We had already planned to be on vacation the week of the marathon, so I picked a dead flat course on Long Beach Island in NJ, and watched the weather and wind forecast for the whole week. Ultimately, I picked a relatively cool day and started at just after 6 am to avoid the heat. With the support of my wife Karen and son Greg feeding me and watering me every four miles, I ran the loneliest marathon of my life. I even forgot my earbuds, so it was just me and the sound of my shoes on the pavement. I guess the lack of distractions was not really a problem as I ran an 11 year PR, 3:12:50. Maybe I just wanted to get it over with…
I know there are no awards this year, but posting the second fastest time in my age group was still pretty special. Hopefully, that bodes well for next year when we get back to racing in real life.
Four weeks away from the Boston Virtual Marathon, and 5 miles into my 7-mile Falmouth virtual race, I developed a severe strain in my right calf muscle. Unable to run for a couple weeks I finally decided to give it a shot and I was able to slowly run 4 miles. Then came Labor Day weekend, less than a week away from the BVM. At about 9:30am on Labor Day morning I thought to myself "I am not going to be anymore trained in 5 days than I am now," and off I went. It was a long 26.2 miles with A LOT of Robin time. Luckily, Delaney joined me for 3 miles and my sister for 5.
I would like to thank John Jannetti and Sal Ferreira who allowed me to train by their side. If you are ever looking for someone to talk you through your run, these are your guys! Never a dull moment!
Also, I am especially grateful for MVS and the BAA for giving me this opportunity. Maybe someday I'll run the Boston Marathon route on Patriots Day, but for now I'll always reflect back on all the training miles I put into this race. After all, that was what was REAL about this marathon! I am glad to have had this experience and will proudly wear the Boston Marathon 2020 jacket.
My first marathon experience is definitely something I will not forget. Who runs their first EVER marathon virtual? I was really excited to be given the opportunity to run as a support runner for my friend Andy. Throughout most of the summer Andy, my wife Amanda and I spent numerous hours training together in the hot sun. I kept thinking...how do people do this? When it was race day I was hoping to get Andy to his second guide around two hours and just hang on for the rest. Not only did I hang on, but I exceeded my expectations and goal of 4:30:00 and ran a 4:09:38. Having family and MVS support was great. Shout out to Joe Cosgrove - I'll take those swedish fish now.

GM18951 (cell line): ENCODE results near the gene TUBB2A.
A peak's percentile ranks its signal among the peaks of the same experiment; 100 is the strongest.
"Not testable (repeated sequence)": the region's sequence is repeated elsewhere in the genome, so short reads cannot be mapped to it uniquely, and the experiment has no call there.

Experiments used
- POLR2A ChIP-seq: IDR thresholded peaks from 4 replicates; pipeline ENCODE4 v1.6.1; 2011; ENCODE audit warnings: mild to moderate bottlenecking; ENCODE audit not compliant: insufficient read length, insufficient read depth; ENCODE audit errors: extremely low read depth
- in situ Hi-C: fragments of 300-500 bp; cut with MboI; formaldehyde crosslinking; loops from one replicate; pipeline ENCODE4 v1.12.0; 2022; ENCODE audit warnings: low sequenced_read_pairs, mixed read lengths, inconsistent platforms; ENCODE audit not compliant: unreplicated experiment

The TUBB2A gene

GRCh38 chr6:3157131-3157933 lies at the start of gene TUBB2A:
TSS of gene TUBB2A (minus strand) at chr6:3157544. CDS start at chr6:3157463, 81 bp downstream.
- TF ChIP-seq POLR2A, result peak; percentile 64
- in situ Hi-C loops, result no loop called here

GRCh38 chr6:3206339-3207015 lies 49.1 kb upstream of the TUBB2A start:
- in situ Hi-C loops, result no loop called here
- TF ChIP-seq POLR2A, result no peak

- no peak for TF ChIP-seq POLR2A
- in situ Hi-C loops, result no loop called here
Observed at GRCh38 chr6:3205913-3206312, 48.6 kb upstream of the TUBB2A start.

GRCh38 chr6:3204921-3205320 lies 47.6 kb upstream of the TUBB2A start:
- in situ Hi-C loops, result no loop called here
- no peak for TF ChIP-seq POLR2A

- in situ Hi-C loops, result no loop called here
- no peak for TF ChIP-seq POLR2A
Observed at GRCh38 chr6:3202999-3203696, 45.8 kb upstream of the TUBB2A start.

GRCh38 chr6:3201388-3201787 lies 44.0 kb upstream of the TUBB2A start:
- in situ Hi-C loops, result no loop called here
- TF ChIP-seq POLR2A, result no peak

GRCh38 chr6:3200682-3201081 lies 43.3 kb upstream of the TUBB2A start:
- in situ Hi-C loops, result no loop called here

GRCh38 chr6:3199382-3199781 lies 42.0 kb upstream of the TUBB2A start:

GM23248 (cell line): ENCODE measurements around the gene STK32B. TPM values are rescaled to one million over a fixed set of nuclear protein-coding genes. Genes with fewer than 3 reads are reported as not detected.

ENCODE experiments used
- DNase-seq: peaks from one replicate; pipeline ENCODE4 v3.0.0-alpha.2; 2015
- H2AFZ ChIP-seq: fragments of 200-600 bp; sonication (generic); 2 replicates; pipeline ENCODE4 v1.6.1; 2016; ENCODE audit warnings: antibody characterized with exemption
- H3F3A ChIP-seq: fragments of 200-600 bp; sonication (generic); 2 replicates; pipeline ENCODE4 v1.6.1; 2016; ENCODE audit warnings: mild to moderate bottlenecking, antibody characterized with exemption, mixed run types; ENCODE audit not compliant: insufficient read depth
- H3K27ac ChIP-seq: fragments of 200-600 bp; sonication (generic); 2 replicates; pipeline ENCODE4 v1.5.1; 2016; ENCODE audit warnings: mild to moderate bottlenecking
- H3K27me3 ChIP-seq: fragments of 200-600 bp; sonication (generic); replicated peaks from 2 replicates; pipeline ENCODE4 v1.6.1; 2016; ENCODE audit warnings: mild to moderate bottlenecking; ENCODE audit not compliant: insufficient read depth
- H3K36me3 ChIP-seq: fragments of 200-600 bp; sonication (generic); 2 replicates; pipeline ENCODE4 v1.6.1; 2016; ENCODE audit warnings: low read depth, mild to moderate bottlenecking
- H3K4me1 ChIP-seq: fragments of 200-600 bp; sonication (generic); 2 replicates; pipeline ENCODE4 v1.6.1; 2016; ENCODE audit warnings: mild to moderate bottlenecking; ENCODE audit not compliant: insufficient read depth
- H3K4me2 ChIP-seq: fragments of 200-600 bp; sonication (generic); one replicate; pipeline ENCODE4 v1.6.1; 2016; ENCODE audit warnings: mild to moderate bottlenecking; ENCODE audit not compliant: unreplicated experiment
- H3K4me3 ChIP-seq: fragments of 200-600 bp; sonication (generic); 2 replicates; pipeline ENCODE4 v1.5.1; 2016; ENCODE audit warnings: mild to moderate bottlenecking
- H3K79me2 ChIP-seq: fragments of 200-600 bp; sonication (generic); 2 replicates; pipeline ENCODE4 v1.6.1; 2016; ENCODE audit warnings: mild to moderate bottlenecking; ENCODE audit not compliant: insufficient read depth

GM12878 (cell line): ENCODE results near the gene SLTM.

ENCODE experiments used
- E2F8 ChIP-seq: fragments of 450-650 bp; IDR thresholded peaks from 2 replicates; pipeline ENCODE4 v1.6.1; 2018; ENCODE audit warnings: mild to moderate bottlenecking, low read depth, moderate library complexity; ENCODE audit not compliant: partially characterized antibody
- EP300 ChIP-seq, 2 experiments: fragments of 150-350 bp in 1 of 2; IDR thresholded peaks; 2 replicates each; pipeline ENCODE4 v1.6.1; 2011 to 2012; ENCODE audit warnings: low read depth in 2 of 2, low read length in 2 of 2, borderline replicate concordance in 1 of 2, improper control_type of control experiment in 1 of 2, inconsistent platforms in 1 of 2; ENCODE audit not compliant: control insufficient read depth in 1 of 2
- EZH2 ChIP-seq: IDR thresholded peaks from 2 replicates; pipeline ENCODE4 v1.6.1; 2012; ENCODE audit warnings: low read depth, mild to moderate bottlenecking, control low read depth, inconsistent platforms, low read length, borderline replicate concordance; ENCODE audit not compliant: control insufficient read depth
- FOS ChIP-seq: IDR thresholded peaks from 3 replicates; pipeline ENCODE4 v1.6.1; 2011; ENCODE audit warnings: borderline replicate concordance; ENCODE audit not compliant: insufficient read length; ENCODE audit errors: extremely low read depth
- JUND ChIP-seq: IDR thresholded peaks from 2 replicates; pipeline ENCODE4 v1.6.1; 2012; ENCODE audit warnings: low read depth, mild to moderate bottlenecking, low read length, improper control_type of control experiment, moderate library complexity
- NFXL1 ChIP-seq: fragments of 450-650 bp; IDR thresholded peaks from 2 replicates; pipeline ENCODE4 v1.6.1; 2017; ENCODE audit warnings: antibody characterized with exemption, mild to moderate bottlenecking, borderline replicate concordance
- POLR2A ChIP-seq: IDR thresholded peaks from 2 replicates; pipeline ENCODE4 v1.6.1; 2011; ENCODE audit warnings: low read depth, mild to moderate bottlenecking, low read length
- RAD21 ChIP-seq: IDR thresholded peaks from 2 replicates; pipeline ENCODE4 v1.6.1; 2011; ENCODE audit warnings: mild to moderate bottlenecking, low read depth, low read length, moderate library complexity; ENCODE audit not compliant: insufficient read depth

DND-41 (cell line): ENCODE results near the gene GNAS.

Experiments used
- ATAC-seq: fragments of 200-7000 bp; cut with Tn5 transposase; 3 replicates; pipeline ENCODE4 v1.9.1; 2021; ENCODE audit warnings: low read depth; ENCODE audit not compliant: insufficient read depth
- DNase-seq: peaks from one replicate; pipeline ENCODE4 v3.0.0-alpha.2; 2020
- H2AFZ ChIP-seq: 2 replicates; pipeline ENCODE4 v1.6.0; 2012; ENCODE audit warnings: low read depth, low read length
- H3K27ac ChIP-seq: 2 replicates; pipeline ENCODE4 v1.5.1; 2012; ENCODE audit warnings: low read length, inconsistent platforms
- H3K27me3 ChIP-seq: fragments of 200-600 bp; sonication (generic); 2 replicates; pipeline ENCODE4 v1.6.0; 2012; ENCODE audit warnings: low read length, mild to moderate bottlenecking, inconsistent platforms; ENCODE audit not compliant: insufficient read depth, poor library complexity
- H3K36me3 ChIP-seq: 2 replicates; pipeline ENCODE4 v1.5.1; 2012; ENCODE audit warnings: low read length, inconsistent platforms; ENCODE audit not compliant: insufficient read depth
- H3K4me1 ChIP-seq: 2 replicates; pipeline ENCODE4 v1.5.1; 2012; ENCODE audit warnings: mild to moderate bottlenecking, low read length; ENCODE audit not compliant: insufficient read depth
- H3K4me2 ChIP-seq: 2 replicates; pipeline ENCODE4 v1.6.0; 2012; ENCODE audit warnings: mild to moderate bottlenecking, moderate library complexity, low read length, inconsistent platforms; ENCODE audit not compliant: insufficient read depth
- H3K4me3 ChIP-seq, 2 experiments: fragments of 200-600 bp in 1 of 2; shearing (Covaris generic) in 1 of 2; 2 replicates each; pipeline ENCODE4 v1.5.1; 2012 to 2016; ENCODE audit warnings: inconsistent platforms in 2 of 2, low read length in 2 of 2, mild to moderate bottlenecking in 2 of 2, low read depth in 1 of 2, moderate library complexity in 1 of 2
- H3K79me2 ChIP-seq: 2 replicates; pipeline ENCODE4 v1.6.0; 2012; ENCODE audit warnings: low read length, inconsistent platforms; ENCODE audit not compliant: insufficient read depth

Like many, I was ready to run my first EVER Boston Marathon and was completely heartbroken for most of 2020. When I was accepted I cried, when it was postponed I cried and when it was made virtual I cried. Through most of 2020 I was battling an unknown injury and in July after months of PT, x-rays and an MRI I found out I have tendonitis in both hips and a small hamstring tear. As much as I wanted to hang up my running shoes for a while, I was determined to finish the virtual event. When MVS decided on the BFRT I couldn't have been more excited. I knew the support of MVS and my family would help me to finish the run. I had two goals and am happy to have accomplished both. (1) Don't bomb it at the start and (2) PR.
Although it wasn't the Boston I have been dreaming of since I was a child the love and support around me was what I needed to finish strong. I'm still looking forward to the "real" Boston like many and know it's in my future.
My “virtual” experience, or was it? ;)
Up until 2 months before the planned MVS Virtual Marathon, all was a go…UNTIL I found a LIVE marathon actually happening. I found out about the Chicagoland Last Chance BQ.2 in Geneva, IL happening on Sept. 12, the same day as the MVS virtual. I figured if it doesn’t happen, I already have a back up. Well, sadly it did cancel on Aug. 8th. However, I found yet another LIVE marathon happening the same day in Grand Rapids, MI, the sister race to the one in IL and a Boston Qualifier! Again, my plan was to run this LIVE race and if it cancels, I’d run the MVS Virtual as a back up. As the weeks, and finally days, got closer, the excitement was building that they could actually pull the race off.
The course consisted of 6 loops with a couple “rollers” about halfway into the loop. I was grateful to see it on our shake out run the day before. However, while the rest of the course was flat, those hills seems like mountains by the 3rd time you ran the loop, lol. I also didn’t do a great job of running the tangents as my watch read 26.4 so that is definitely one disadvantage of not doing a virtual on your own when you can stop at 26.2, lol. Nope, no in a REAL race, you need to run until you cross that finish line.
The race organizers pulled off a safe and great event!! This race usually has about 350 runners but they capped it and and even removed all the pacers (bummer as this race is know to have great pacers). We were all staggered every 5 seconds starting at 7am, wearing masks as you crossed the start.
It was so nice to finally race again with 250 or so other runners and for 3hrs and 38 minutes forget what the world has been going through over the last several months. Despite some a knee issue during most of my training that couldn’t be taken care of during Covid (and still can’t), I was thrilled to be able to run my 3rd fastest marathon out of 24, place 3rd in my age group, and BQ by almost 17 minutes. No, it wasn’t “the” Boston Marathon we all envisioned running and I still struggle to say I ran my 13th Boston Marathon because I didn’t run it on the actual course.
I’m certainly very grateful to be a part of this “special” Boston Marathon experience. We don’t know what the future of large marathons/races will be but I’m sure we can all agree that we all can’t wait to get back out there together!
2020 is the year that would not relent despite the harsh circumstances that were dealt to our world, runners proved we wouldn’t back down. On an ideal running day, on an “almost fall” in New England, five friends set out to run the Boston Marathon...in North Andover. It will surely go down as the most memorable marathon. I felt completely supported every step of the way. I will never be able to show just how grateful I am, that in this time of lemons, so many people showed up to make lemonade! Congratulations to the Boston Marathon Graduating Class of 2020!